||LEUKOENCEPHALOPATHY, PROGRESSIVE, WITH OVARIAN FAILURE; LKENP|
|Human Phenotype Ontology Project (HPO)
|Individuals reported having this disease
|Phenotype entries for this disease
|Associated with 1 gene
Progressive leukoencephalopathy with ovarian failure is an autosomal recessive neurodegenerative disorder characterized by loss of motor and cognitive skills, usually with onset in young adulthood. Some patients may have a history of delayed motor development or learning difficulties in early childhood. Neurologic decline is severe, usually resulting in gait difficulties, ataxia, spasticity, and cognitive decline and dementia. Most patients lose speech and become wheelchair-bound or bedridden. Brain MRI shows progressive white matter signal abnormalities in the deep white matter. Affected females develop premature ovarian failure (summary by Dallabona et al., 2014).
▼ Clinical Features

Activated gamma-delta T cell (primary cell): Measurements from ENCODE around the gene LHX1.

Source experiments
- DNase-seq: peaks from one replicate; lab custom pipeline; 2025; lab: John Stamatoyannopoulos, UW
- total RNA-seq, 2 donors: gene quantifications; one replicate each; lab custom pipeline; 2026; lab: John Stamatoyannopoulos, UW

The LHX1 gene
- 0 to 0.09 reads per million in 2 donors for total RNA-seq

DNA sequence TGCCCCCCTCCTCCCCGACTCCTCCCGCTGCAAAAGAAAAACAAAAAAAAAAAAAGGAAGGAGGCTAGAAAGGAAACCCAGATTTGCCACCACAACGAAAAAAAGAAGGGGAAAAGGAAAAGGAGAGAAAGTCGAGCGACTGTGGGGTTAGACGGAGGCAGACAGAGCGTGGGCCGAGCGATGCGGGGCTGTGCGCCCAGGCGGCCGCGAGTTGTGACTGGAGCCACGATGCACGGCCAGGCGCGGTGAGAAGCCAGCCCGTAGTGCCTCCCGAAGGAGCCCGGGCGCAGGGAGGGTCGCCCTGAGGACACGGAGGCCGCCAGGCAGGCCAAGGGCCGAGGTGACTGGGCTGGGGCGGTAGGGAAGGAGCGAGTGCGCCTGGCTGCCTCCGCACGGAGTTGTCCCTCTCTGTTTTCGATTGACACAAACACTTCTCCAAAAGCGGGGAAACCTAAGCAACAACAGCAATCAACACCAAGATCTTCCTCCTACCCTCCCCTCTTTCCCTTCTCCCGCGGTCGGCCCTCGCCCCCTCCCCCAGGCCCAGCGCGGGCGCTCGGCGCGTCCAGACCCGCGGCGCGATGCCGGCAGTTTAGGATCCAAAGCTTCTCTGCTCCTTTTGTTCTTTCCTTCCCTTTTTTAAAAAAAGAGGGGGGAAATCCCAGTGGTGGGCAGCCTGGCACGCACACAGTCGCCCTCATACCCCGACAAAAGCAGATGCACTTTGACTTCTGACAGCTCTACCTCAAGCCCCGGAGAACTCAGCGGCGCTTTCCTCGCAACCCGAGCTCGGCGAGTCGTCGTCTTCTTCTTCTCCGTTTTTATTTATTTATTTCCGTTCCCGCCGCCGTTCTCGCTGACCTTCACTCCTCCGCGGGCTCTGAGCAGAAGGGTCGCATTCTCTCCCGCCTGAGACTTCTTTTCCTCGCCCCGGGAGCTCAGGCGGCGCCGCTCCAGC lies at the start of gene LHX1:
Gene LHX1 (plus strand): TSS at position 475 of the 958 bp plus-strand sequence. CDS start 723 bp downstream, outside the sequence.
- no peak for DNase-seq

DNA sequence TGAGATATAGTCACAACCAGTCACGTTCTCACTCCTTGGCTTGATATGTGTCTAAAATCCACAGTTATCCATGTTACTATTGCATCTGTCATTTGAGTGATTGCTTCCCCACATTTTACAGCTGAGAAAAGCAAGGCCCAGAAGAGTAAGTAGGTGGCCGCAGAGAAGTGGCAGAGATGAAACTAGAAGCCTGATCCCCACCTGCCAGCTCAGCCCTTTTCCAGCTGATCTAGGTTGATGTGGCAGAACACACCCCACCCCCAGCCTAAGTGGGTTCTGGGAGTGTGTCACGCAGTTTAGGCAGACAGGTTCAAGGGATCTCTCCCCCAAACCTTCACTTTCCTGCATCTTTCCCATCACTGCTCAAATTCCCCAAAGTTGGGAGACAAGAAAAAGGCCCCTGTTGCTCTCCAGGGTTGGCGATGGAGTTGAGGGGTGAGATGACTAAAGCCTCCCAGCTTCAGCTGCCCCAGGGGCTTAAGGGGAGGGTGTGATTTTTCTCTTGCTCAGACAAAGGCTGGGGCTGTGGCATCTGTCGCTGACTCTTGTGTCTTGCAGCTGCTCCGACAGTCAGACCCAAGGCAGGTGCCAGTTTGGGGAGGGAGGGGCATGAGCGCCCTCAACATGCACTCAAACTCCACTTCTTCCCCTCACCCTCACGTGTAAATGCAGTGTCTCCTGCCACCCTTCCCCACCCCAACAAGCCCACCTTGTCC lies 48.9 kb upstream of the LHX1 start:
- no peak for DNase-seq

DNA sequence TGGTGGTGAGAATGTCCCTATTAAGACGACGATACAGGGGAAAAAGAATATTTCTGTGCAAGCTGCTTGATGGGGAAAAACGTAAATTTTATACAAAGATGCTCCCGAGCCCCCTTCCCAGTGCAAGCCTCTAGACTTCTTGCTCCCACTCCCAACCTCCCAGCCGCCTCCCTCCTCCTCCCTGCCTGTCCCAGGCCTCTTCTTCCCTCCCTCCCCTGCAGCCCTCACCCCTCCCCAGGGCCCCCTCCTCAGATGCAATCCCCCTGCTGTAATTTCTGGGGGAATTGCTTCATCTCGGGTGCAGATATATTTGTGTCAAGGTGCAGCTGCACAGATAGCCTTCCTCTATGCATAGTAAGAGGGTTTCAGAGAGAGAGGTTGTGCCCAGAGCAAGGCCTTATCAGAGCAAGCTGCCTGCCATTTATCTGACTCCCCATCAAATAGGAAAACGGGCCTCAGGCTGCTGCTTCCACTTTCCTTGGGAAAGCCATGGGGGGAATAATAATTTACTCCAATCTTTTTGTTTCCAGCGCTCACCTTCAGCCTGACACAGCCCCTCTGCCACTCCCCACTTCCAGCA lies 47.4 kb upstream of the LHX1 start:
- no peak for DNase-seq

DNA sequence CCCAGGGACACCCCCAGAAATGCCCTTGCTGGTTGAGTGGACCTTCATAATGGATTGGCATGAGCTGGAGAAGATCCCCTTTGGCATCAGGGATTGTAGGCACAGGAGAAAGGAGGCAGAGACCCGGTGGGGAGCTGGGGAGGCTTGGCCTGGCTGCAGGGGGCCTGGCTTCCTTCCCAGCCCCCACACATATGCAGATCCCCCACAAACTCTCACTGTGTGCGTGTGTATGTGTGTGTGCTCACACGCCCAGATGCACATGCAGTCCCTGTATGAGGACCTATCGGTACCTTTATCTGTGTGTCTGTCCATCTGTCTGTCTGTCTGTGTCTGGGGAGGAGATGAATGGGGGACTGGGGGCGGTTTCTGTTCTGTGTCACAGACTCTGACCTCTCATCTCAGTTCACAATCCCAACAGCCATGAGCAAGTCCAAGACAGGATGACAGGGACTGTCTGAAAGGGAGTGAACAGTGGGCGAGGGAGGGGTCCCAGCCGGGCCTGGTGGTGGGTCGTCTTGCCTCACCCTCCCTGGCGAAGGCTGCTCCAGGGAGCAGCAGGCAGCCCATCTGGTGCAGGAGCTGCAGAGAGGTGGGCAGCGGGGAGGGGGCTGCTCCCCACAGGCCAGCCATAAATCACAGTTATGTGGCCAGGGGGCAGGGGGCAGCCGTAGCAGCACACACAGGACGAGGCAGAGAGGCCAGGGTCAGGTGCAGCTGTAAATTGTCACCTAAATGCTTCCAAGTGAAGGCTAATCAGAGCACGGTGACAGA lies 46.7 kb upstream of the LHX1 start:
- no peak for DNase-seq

Dallabona et al. (2014) reported 5 unrelated women and 1 man with a progressive leukoencephalopathic neurodegenerative disorder. Two patients, a female and a male, had symptoms in early childhood, 1 manifesting mildly delayed motor development and the other manifesting congenital nystagmus and learning difficulties. These patients developed further neurologic symptoms in their teenage years, including progressive gait ataxia, tremor, spasticity, dystonia, dysarthria, and cognitive decline. The girl developed secondary amenorrhea due to ovarian failure at age 18 years. Four additional women presented with ovarian failure between the ages of 20 and 40, and subsequently developed progressive and severe neurodegeneration resulting in loss of motor skills, speech, and cognition by the mid-thirties to forties. Most of the 6 patients either became wheelchair-bound or bedridden, and 2 died. One patient had no cognitive decline at age 25. Investigation of mitochondrial function performed in 2 patients showed severe isolated cytochrome c oxidase deficiency (15% and 33% residual activity, respectively) in skeletal muscle, although respiratory chain activities were normal in fibroblasts. Ragged-red fibers were not present. Brain MRI of all patients showed patchy and inhomogeneous cerebral white matter abnormalities predominantly affecting the frontal and parietal periventricular and deep white matter, and often affecting the corpus callosum. Cerebellar atrophy was variable. None of the patients had cardiomyopathy.